FIG. 4C shows another x-ray source assembly 20 c in accordance with other embodiments of the invention. The x-ray source assembly 20 c is similar to the x-ray source assembly 20 a. However, instead of using an electron deflector to modulate a direction of accelerating electrons, the x-ray source assembly 20 c includes a positioner 478 coupled to the motor 414. The positioner 478 is configured to move the disk 416 in either of the directions as indicated by arrows 479. The positioner 478 is coupled to the processor 54 and/or the control 40, which controls an operation of the positioner 478. For example, in one embodiment, the processor 54 can gate a transmission of a signal to the positioner 478 such that the positioner 478 can place either the first target material 474 or the second target material 476 at a target position to which the beam 440 of electron is directed. The placement of the first and the second target materials 474, 476 can be performed synchronously with a gantry rotation. To generate radiation at a first energy level, the positioner 478 places the first target material 474 at the target position. The voltage supply 460 then supplies a voltage to the electron gun 402 to generate the electron beam 440. X-rays at a first energy level are generated by the interaction of the electron beam 440 and the first target material 474. To generate radiation at a second energy level, the positioner 478 places the second target material 476 at the target position, and x-rays at the second energy level are generated by the interaction of the electron beam 440 and the second target material 476. In alternative embodiments, instead of positioning the target materials 474, 476, a positioner (not shown) can be coupled to the electron gun 402. In such case, the positioner is configured to position the electron gun 402 such that the electron beam 440 generated therefrom will either impinge the first target material 474 or the second target material 476.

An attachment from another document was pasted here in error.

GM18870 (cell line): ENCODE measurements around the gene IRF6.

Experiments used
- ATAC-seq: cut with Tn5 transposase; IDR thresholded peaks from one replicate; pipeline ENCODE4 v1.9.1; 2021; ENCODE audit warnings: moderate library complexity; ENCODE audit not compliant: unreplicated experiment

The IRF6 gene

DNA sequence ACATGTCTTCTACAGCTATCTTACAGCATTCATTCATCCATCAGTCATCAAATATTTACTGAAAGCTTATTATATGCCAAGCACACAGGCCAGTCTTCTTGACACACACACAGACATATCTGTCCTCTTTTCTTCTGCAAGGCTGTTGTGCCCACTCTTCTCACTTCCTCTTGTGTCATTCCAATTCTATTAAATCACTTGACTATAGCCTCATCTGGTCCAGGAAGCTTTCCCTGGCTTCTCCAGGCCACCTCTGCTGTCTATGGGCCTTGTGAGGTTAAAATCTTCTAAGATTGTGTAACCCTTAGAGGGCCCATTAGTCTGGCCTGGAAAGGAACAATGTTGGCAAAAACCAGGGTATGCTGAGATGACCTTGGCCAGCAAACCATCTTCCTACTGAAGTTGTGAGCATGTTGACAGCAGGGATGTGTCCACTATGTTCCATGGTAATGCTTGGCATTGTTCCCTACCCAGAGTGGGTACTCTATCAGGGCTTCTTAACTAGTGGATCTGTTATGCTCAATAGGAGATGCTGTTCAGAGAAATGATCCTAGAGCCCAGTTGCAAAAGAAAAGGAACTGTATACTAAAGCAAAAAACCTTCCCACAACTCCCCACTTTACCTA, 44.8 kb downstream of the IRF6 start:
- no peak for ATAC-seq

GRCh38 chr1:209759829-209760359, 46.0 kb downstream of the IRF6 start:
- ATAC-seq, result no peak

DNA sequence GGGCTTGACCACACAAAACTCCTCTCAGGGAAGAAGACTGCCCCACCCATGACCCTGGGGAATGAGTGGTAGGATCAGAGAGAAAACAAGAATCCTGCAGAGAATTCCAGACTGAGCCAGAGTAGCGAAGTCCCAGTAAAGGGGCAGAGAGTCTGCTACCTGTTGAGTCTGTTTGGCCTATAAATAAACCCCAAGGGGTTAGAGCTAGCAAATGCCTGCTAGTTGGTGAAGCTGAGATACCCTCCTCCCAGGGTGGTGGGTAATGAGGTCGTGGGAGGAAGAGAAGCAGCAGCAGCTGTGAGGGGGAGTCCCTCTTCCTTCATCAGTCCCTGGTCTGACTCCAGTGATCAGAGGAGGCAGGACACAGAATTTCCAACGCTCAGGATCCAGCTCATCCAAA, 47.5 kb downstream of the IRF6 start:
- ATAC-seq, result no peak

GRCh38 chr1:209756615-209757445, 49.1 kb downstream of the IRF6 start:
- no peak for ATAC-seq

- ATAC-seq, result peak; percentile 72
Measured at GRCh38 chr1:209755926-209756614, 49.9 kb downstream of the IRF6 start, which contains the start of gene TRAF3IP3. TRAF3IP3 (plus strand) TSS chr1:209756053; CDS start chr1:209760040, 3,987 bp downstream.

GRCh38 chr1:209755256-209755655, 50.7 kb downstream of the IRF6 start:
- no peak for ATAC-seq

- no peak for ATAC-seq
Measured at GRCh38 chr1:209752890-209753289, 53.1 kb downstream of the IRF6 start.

FIG. 4D shows another x-ray source assembly 20 d in accordance with other embodiments of the invention. The x-ray source assembly 20 d is similar to the x-ray source assembly 20 a except that it does not have an electron deflector and that it only has one target material 404. The x-ray source assembly 20 d includes a first filter 464 and a second filter 466 secured to a positioner 462. The filters 464, 466 can be made from a variety of materials, such as aluminum, molybdenum, and copper. Also, any of the materials described previously for the target material can also be used. The preferred x-ray filter characteristics are such that the first filter 464 has a high x-ray transmission window in the range corresponding to a transmission window of the contrast material just below the contrast material k-edge, and the second filter 466 has a transmission window about the same width but above the contrast material k-edge. For example, for Gd contrast agent, the filter materials for the first and the second filters 464, 466 may be selected from elements with atomic numbers below 64 (the atomic number of Gd) and above 64, respectively. When determining a preferred filter factors related to a source x-ray spectrum, filteration by tissue, and detector efficiency spectral profile can be considered.